With the goal of harnessing the untapped potential of Iranian-Americans, and to build the capacity of the Iranian diaspora in effecting positive change in the U.S. and around the world, the Iranian Americans' Contributions Project (IACP) has launched a series of interviews that explore the personal and professional backgrounds of prominent Iranian-Americans who have made seminal contributions to their fields of endeavour. We examine lives and journeys that have led to significant achievements in the worlds of science, technology, finance, medicine, law, the arts and numerous other endeavors. Our latest interviewee is Hazhir Rahmandad.
Hazhir Rahmandad is the Albert and Jeanne Clear Career Development Professor and an Associate Professor of System Dynamics at the MIT Sloan School of Management. Hazhir's research applies dynamic modeling to complex organizational problems. He has analyzed how organizations learn in the presence of delays between taking action and observing the results, and has shown through empirical data and simulations the resulting learning challenges. Hazhir's strategy research has explored capability development tradeoffs under competition and erosion of organizational capabilities through adaptation traps. In another stream of work, he has studied public health problems, including obesity dynamics and comparing different modeling methodologies in application to epidemics, among others. Hazhir also contributes to expanding the dynamic modeling toolbox through advancing parameter estimation and validation methods for dynamic models.
Hazhir has published in diverse journals including Management Science, Organization Science, Strategic Management Journal, Journal of Operations Management, Epidemiology and Infection, International Journal of Obesity, and System Dynamics Review, among others. He has been a reviewer for over 30 NIH and NSF panels and over two dozen different journals and his research has been funded by the National Science Foundation, National Institutes of Health, Department of Housing and Urban Development, and private sector firms. For more details, please see (here).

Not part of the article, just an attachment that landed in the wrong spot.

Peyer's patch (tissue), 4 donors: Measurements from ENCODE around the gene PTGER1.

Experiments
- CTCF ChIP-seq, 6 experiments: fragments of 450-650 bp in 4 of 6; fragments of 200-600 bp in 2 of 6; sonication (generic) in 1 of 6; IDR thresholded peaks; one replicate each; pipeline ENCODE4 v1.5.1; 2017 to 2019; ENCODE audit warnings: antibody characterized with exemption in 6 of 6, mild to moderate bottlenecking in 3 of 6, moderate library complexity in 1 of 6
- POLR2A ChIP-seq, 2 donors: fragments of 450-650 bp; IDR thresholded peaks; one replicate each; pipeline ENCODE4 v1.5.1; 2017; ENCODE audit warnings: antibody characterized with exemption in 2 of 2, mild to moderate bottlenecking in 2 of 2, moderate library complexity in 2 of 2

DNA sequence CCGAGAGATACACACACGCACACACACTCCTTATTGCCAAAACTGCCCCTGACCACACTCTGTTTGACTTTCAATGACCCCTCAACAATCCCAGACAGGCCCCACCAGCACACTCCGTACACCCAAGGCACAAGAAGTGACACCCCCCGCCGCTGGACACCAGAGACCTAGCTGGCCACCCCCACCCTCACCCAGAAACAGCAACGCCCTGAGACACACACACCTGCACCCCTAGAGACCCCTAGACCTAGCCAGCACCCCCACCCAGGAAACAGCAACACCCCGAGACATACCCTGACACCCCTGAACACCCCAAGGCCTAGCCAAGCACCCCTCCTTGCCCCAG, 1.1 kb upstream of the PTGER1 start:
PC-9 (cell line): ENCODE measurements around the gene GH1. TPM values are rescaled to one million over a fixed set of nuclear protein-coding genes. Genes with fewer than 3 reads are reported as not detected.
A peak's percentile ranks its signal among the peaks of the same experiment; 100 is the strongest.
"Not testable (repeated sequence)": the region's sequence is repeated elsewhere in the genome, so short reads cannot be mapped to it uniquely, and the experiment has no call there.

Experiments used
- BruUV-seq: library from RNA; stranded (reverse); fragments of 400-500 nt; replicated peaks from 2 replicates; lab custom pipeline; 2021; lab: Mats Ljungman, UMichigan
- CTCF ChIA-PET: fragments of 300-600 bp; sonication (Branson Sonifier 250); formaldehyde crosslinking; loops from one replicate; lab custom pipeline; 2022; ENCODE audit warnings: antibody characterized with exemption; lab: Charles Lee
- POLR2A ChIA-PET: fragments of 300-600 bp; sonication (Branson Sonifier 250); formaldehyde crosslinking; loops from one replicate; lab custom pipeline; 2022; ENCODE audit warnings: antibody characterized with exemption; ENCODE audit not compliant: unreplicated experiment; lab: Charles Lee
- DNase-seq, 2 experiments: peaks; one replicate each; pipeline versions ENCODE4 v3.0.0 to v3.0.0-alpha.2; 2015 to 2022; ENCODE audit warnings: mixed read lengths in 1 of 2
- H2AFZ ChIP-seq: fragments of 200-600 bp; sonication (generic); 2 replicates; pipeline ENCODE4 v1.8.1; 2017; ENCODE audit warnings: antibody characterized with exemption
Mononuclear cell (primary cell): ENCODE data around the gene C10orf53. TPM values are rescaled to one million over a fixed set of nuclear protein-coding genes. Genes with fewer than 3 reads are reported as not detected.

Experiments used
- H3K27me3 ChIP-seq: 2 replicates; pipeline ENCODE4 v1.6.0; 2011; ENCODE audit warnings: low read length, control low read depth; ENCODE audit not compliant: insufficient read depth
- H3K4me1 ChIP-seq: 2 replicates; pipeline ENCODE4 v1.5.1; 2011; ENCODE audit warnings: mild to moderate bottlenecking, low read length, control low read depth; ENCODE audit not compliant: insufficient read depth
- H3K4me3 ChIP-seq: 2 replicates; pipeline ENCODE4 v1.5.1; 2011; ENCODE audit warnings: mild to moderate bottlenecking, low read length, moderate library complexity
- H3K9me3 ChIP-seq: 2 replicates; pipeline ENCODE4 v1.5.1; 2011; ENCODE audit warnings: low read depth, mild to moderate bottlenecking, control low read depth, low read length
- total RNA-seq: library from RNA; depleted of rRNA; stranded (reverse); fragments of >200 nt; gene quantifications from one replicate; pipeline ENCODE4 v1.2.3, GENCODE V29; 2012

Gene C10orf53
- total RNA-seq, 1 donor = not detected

Where did you grow up and go to school? What and who were your most formative influences when you were growing up?
I was born in Tehran and grew up in the Baharestan neighborhood, an old quarter of the city housing the parliament. I went to Iranian public schools during my K-12, and attended NODET, a type of magnet school during my middle and high school. I had the privilege of excellent teachers and many talented and hardworking classmates who challenged me intellectually and academically. Moreover, I have been lucky to have a very capable and tenacious mother who not only was a role model but also believed in me and supported my choices throughout. These privileges have been instrumental to shaping my personality and career path.
What has been your personal key to success? What were the biggest inspirations for your career?
I am hesitant to refer to myself as successful. From personal and family to spiritual and civic there are multitude domains in which individuals can invest and grow, and the "successful" label tends to promote fame or fortune over other equally valuable dimensions. Not unlike most other domains, my limited academic achievements could be attributed to a combination of luck, support networks, hard work, and specific skills. For example, I was lucky to learn about system dynamics early in my undergrad from Ali Mashayekhi, and later in my graduate program from John Sterman, both exemplary mentors and thoughtful human beings.